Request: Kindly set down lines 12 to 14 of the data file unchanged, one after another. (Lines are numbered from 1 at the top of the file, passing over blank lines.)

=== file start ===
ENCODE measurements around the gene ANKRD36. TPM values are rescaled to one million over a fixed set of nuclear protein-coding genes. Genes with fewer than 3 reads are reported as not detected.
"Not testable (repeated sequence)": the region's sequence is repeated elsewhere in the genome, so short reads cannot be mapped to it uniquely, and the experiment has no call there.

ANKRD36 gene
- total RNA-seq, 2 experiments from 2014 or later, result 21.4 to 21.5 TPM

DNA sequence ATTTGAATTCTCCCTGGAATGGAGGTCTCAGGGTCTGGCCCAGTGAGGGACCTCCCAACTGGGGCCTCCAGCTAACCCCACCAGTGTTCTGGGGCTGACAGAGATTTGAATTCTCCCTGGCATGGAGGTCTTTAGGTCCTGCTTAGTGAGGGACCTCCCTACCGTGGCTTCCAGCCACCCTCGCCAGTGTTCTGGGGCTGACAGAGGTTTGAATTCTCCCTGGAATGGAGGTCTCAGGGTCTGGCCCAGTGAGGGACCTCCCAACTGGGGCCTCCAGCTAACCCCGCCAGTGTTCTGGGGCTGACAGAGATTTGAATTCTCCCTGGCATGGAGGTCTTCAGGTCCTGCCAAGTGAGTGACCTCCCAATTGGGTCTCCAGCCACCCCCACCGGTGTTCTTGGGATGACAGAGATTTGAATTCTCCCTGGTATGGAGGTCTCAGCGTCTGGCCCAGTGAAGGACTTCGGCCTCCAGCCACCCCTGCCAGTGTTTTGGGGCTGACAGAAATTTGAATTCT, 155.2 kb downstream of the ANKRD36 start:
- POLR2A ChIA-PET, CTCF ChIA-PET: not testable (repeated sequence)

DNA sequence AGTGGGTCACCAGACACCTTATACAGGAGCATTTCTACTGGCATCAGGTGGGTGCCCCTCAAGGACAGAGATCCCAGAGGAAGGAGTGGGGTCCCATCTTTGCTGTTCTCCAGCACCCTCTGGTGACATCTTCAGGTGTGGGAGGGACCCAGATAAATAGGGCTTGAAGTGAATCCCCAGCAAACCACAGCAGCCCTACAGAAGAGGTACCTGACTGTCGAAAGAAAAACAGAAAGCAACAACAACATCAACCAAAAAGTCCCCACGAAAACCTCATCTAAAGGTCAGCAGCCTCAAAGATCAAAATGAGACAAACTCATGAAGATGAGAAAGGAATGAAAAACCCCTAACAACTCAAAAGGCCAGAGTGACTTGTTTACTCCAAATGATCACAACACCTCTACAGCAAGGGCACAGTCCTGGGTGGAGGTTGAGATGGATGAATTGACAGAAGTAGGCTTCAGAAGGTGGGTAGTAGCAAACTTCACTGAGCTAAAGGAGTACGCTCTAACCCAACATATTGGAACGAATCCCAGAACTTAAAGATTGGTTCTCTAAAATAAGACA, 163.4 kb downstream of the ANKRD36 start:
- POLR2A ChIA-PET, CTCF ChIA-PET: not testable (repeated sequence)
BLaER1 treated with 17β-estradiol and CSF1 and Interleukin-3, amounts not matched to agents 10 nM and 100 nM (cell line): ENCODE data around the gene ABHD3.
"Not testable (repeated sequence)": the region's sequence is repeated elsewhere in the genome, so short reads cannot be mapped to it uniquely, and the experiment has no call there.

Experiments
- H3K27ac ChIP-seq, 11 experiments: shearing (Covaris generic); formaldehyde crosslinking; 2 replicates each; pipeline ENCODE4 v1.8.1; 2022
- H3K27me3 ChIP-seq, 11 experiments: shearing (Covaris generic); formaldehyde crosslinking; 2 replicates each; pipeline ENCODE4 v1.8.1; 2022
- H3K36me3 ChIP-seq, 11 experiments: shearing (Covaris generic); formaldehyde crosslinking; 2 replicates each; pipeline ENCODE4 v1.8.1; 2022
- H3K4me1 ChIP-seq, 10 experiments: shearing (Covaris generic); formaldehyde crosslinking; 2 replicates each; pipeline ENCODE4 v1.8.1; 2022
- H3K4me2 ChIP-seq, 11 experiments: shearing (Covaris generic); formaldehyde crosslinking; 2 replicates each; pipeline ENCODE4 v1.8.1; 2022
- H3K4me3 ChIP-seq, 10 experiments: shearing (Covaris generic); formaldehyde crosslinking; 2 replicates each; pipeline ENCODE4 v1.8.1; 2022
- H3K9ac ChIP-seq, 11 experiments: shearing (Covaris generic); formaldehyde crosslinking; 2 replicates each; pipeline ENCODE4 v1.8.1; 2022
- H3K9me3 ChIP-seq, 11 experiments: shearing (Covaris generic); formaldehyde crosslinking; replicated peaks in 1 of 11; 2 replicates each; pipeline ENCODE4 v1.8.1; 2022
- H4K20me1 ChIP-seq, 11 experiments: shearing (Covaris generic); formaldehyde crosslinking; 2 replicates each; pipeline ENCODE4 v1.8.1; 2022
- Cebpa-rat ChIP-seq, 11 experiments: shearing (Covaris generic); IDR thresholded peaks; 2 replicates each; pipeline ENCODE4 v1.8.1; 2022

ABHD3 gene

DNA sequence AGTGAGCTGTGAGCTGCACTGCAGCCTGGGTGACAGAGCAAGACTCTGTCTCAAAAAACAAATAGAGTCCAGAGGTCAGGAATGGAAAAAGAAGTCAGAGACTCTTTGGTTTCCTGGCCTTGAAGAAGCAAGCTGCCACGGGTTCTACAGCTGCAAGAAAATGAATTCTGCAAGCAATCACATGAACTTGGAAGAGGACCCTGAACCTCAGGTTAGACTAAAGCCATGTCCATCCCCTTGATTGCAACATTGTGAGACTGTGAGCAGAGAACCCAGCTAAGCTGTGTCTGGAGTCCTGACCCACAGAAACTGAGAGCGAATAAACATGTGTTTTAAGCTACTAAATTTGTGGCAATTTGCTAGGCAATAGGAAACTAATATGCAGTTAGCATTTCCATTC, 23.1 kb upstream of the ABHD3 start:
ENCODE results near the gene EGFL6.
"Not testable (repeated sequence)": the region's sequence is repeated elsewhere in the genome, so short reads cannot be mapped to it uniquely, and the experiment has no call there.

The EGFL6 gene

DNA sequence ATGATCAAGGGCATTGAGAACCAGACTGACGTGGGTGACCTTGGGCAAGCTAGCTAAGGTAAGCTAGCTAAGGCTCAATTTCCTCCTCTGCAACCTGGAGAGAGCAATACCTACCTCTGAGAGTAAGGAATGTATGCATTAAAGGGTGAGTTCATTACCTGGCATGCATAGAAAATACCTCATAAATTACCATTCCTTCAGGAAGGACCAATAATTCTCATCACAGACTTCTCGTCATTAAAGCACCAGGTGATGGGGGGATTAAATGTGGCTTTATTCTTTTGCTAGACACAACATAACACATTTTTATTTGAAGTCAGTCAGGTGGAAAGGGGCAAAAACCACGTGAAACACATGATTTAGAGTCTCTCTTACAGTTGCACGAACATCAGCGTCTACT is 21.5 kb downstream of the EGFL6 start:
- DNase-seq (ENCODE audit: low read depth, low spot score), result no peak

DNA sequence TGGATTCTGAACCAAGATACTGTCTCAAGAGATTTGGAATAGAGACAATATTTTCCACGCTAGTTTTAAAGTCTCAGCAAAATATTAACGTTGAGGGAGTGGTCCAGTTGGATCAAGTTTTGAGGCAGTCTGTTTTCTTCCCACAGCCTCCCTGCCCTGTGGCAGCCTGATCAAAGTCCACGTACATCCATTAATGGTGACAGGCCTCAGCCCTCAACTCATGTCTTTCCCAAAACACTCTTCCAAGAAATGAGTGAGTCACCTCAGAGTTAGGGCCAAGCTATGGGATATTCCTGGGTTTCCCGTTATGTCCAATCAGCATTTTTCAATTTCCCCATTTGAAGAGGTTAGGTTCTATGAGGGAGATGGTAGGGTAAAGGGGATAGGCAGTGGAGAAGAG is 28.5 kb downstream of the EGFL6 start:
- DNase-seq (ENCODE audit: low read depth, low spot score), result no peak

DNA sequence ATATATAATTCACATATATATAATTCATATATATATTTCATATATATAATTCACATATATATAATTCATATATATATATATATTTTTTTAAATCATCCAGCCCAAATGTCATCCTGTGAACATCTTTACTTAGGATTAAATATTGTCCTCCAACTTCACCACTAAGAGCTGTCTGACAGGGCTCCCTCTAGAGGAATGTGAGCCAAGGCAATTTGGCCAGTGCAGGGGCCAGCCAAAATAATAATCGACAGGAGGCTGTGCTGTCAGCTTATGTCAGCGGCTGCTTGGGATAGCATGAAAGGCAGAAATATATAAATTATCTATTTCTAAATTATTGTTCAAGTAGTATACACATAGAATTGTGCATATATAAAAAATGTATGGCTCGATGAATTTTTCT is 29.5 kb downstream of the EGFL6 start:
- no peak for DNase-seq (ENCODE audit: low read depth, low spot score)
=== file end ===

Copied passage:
- H3K27ac ChIP-seq, 11 experiments: shearing (Covaris generic); formaldehyde crosslinking; 2 replicates each; pipeline ENCODE4 v1.8.1; 2022
- H3K27me3 ChIP-seq, 11 experiments: shearing (Covaris generic); formaldehyde crosslinking; 2 replicates each; pipeline ENCODE4 v1.8.1; 2022
- H3K36me3 ChIP-seq, 11 experiments: shearing (Covaris generic); formaldehyde crosslinking; 2 replicates each; pipeline ENCODE4 v1.8.1; 2022